I have a Samsung NP300E4C laptop (AFAIK it has a Phoenix BIOS), it had Windows 7 installed, and I attempted to install Fedora on it.

I knew that Fedora would probably mess Window's boot. However, after the installation, the computer simply won't go past POST, it will shutdown and restart after 2 seconds, on a loop. It won't let me access the configuration screen F2 nor the recovery screen F4, even though it shows that it did recognize the keys being pressed (the POST screen shows "please wait..." when you press them). I can access the boot menu with F10, but both the Boot Menu and the App Menu are empty.

I have tried resetting the BIOS through the pins next to the RAM (AFAIK, it did do something, as the only item in the Boot Menu (Fedora) prior to that is now gone, leaving the list fully empty as it is now), sticking an USB drive, a DVD drive, and disconnecting the HDD. None have really made any difference besides the BIOS reset.

I have read that these models seem to have these kind of problems, though I haven't found a solution specifically to my case. I feel like there's got to be something wrong with the BIOS itself if it won't let me configure it even without an HDD.

UPDATE: Booting to an USB was possible by pressing F9. Thanks to harrymc's answer for the links to make custom USB images. After reinstalling Windows from an USB, the BIOS still doesn't work.

FIXED: Check this answer for links to the official BIOS update. In order run it in a Windows enviroment I had to use a live Windows USB, also the application needs to be connected to the Internet to download the drivers and then run them, so I also had to bring the wireless drivers; make sure you have them or have an wired connection. It didn't exactly update the BIOS, since I think it was the latest version, but I guess it reinstalled them, and after that I was able to boot normally. Thanks everyone!

  • Is this a BIOS vs EFI problem? Are you able to install Win7 and have that work? Commented Jan 21, 2020 at 20:20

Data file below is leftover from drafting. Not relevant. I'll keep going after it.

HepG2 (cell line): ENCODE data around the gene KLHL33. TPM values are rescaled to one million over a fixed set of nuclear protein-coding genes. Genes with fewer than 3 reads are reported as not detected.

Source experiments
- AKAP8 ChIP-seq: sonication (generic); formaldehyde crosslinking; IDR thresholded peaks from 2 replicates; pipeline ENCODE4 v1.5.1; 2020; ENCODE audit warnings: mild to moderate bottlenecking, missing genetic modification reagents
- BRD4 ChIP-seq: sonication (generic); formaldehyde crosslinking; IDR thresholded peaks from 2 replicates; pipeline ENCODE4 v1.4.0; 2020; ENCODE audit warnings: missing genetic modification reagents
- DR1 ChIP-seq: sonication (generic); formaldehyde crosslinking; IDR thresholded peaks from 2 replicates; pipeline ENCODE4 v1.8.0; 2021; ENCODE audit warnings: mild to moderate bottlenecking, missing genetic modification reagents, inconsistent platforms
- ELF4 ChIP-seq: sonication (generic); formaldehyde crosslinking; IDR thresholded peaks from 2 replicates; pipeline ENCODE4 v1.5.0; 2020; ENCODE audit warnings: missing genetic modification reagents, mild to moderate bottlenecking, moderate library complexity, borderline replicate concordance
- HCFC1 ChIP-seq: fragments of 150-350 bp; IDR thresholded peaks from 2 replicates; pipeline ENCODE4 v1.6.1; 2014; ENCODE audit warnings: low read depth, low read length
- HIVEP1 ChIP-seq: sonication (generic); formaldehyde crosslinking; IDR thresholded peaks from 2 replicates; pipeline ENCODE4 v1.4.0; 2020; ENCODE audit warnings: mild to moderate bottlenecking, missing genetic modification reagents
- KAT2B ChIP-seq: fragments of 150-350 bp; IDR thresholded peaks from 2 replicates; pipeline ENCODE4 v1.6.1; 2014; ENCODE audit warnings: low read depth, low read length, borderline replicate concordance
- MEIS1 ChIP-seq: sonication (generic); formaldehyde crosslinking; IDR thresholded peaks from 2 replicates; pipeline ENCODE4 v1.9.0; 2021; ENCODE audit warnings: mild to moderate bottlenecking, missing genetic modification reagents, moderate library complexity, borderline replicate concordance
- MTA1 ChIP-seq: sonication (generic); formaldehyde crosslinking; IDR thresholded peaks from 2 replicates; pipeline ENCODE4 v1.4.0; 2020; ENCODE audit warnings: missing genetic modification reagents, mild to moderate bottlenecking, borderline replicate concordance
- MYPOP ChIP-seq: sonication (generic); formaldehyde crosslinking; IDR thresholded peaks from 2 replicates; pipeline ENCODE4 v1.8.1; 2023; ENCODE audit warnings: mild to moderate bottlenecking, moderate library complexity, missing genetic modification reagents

• @ChristopherHostage I don't think it is. But eitherway I can't boot into anything, so I can't reinstall Windows 7, or anything really.
    – ficion
    Commented Jan 21, 2020 at 20:23
  • Does this answer your question? Error notebook samsung np300e4c Boot menu is empty
    – harrymc
    Commented Jan 21, 2020 at 21:19
  • Even if you remove the hard drive, the BIOS will still not show up?
    – Sam Forbis
    Commented Jan 21, 2020 at 21:19
  • 1
    @SamForbis Yeah, concretely I can't go to the BIOS configuration screen.
    – ficion
    Commented Jan 21, 2020 at 21:27

3 Answers 3


Your BIOS seems to be very damaged, so needs to be re-flashed.

As the boot menu still works, the idea is to create a boot media in order to flash the BIOS.

I have not managed to find such media on the Phoenix website. If someone knows about such boot media, please put up an answer. In the meantime, here is my idea about creating it.

  1. Create a DOS boot media. See the How-To Greek article How to Create a Bootable DOS USB Drive
  2. Copy a Phoenix BIOS Flasher to this media. You may find one on the website of Wims BIOS.
  3. Boot from the media and flash the BIOS.
  4. If this fails, going to a repair-shop might be the next step (although perhaps too costly for an old computer).

The Wims BIOS website has also Windows graphical versions of the flasher. You will need a Windows-to-go boot media, which you may create as described in the post
Is it possible to put a full installation of Windows 10 on a USB flash drive?